“Banners of every device and color were floating in the directions. The banner of the Warren co. delegation is a fair sample of these. On this banner Tyler, Wise and the devil and his imps were represented under the gallows. The devil is saying to Tyler: ‘How do you do, Captain!’ Tyler extends his hand to the devil with a note superscribed: ‘My conscience.’ Tyler also holds a bag of money marked $50,000 at the feet of the devil, a serpent is hissing at Tyler and the imps are in a waiting attitude, ready to seize him at a signal from the devil. Wise is holding the skirt of Tyler, and a noose and gallows are just above Tyler’s head. On top of the gallows is the inscription: “Two miles to the White House – one mile to hell!”

     “A few words in relation to the numbers. We admit that there were a large number of people in the town, but we doubt very much if the crowd exceeded 30,000. The idea that there were 200,000 is altogether preposterous and ridiculous. We did intend to go into a mathematical calculation to prove that number could not have exceeded our estimate. But want of room precludes the attempt. The Journal also stated that 130,000 listened to Mr. Clay’s speech! Let anyone who wished try addressing 5000 people in the open air and he will find sufficient labor of his lungs!

     “But, it is a matter of the indifference whether there were 10 or 10,000 people here. One thing is certain, at least one-fourth were Democrats and more than one-fourth women and children! The great questions are, what has been accomplished? It is true that John Tyler was condemned and his executive acts execrated; a national bank and high protective tariff and the distribution of the proceeds of the public lands were advocated, and Henry Clay nominated for the presidency in 1844. If the doctrine of ‘availability’ should not interfere between this and the campaign of ’44 we suppose that we are to look upon the issues as made. Though this convention was called 12 days prior to our state election, we did not hear one word about a single questions of state policy or a single word in defense of the conduct of the recrudescent members of legislature. The discussion of these maters were substituted by songs, anecdotes, denunciations, vulgarity, profanity and drunkenness. On Tuesday evening next we shall be able to publish the effect of the Great Dayton Bankrupt Barbecue.”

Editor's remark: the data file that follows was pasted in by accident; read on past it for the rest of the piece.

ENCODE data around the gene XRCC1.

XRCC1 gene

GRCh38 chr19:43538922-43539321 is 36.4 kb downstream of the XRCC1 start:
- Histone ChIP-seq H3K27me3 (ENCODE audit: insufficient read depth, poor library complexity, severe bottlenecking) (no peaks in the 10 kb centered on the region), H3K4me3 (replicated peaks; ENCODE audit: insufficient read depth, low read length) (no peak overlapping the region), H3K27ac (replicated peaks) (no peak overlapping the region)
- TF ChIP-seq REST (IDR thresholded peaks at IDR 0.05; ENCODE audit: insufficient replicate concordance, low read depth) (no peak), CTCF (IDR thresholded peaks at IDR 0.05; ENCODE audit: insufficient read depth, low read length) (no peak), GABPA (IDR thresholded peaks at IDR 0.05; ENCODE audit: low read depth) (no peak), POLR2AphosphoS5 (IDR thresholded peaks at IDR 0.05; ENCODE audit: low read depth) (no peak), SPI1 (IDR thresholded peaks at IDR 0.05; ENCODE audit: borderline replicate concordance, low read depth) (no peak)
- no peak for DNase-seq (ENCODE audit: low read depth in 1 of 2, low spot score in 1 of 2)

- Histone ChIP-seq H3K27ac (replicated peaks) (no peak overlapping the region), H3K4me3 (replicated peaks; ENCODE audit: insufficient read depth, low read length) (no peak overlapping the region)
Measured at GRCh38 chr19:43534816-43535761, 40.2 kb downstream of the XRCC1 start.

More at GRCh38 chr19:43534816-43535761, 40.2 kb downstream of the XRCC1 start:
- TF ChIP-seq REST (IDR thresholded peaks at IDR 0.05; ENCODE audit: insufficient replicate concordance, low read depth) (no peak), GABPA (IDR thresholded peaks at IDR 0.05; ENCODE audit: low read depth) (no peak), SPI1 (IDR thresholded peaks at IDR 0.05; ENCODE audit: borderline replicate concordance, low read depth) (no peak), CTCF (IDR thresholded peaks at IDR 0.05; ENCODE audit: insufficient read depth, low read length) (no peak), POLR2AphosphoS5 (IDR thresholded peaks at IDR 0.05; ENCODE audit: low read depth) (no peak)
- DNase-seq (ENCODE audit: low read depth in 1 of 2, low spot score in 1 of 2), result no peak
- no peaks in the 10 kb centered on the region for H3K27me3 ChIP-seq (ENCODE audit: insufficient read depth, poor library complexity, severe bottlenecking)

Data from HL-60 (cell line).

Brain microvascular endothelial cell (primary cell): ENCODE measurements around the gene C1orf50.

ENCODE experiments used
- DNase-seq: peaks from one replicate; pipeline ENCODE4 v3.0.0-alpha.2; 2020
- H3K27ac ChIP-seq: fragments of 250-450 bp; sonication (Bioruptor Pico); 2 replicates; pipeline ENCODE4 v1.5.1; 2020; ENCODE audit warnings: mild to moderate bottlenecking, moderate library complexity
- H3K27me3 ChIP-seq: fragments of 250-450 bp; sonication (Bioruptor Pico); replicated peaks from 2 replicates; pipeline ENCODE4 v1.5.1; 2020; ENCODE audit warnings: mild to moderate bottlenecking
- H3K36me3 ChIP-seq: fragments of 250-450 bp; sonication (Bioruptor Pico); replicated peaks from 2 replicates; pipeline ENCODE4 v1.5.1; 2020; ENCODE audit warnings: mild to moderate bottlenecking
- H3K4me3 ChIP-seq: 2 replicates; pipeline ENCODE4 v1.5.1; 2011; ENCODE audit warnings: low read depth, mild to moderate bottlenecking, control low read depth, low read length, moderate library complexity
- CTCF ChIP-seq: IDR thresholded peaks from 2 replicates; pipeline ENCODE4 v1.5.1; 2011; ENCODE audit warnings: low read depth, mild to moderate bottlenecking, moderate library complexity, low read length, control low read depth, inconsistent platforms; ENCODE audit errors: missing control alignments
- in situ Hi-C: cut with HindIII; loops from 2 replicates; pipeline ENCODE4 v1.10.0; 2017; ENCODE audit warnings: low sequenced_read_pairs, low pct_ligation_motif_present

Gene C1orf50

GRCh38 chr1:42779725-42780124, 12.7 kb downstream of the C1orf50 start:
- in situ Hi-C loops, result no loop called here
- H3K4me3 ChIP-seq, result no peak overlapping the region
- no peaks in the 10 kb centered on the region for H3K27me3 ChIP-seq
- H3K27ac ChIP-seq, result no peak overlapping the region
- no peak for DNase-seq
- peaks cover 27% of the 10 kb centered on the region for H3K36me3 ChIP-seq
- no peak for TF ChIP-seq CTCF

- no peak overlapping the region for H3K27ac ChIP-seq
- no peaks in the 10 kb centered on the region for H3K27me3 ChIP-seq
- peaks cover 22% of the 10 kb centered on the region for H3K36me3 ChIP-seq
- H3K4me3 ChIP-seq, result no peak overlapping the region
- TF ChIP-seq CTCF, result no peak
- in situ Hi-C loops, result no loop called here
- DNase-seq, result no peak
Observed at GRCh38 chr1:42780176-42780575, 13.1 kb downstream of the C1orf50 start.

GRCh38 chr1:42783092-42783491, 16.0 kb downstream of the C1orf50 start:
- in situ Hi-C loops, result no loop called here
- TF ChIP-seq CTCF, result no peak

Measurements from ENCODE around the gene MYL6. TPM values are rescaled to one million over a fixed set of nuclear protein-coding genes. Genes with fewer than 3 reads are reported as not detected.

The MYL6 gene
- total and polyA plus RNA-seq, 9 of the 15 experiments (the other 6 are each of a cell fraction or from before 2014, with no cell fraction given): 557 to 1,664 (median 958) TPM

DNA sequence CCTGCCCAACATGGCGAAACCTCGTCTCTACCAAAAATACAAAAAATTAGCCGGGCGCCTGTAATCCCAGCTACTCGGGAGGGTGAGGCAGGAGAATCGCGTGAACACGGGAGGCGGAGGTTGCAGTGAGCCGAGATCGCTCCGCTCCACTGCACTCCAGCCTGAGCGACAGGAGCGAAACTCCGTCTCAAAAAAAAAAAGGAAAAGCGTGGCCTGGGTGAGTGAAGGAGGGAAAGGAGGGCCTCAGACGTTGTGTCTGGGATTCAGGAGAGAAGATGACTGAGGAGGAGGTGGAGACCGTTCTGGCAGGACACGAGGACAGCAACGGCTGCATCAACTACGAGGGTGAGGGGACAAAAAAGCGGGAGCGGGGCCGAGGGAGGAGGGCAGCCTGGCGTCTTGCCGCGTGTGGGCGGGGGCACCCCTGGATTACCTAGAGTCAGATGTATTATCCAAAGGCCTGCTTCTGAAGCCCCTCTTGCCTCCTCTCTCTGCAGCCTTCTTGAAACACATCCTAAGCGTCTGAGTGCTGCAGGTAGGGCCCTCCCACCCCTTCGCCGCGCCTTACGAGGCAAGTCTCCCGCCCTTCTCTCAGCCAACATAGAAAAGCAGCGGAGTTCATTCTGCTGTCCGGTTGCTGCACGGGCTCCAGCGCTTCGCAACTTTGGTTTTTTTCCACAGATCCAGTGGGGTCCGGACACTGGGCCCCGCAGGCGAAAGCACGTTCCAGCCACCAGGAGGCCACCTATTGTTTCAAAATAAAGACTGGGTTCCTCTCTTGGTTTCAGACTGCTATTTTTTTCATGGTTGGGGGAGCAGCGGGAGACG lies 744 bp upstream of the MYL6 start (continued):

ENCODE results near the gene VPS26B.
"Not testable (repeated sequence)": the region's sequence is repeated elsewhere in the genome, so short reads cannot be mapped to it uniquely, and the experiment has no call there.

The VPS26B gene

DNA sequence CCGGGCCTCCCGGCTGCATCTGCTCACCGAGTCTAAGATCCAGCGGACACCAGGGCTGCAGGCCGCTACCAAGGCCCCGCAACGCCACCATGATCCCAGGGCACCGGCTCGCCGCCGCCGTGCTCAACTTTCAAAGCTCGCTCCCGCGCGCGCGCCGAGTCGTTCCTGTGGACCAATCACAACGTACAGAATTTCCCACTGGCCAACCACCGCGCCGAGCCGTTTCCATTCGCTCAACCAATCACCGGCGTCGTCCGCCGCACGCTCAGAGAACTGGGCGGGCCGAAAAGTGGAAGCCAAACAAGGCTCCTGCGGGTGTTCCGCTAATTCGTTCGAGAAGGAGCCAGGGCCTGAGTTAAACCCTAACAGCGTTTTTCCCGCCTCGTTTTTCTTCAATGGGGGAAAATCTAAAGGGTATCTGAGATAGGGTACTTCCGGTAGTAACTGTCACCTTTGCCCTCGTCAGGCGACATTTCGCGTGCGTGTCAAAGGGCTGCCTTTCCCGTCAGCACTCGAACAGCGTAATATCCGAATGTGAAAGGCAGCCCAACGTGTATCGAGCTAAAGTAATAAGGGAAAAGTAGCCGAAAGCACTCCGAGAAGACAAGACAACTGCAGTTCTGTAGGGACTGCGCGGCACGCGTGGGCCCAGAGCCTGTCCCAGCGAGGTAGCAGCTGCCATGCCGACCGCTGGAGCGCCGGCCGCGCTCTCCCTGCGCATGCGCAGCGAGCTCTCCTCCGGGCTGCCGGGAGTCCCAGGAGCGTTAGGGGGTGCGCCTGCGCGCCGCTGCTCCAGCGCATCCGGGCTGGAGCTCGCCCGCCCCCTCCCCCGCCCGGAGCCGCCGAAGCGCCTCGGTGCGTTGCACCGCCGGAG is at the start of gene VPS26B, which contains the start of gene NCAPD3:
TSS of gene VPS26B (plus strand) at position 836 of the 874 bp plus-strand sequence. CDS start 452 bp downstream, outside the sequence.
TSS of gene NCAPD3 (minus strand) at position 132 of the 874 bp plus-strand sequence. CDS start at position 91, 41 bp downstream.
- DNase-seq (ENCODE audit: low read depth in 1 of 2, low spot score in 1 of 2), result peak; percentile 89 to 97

The editor saw to it that his writeup of the parade was equally sarcastic. Instead of an attempt at an accurate description of the pageant, he saw fit to dip his pen into the well of satire, and to refer to it much as one would attempt a description of a circus parade.

     “Next in order in this great moral menagerie,” he wrote, “was an immense Gerrymander, discovered in the loco-foca district by R. C. Schenck and made bridle-wise by our ingenious fellow-citizen, J. W. Van Cleve, who was mounted on the beast which bore him along as an elephant would a child. R. C. Schenck and W. F. Comly, committee on Gerrymander, were each mounted on a Water Whelp. Next came the Giraffe, also discovered by R. C. Schenck & Co., captured near the Ohio river after a desperate struggle, and actually ridden by our talented Senator Joseph Barnett, Esq., D. K. Este and D. A. Haines. At proper distances were placed Richard Green and R. N. Comly, committee on coons; John Mills and Alex. Swayne, committee on corndodgers; J. D. Phillips and H. L. Brown, committee on soft-shells; E. Barney and E. W. Davis, committee on hard cider; John D. Hopkins, committee on good gatherings, and in the distance appeared Thomas Clegg shouting: ‘What has caused this great commotion!”

     They took their politics seriously in those days. They had to stage such a demonstration as that of Sept 29, 1842, a demonstration that has never been exceeded in attendance, and certainly not in enthusiasm, during the entire 90 years that have since passed into history.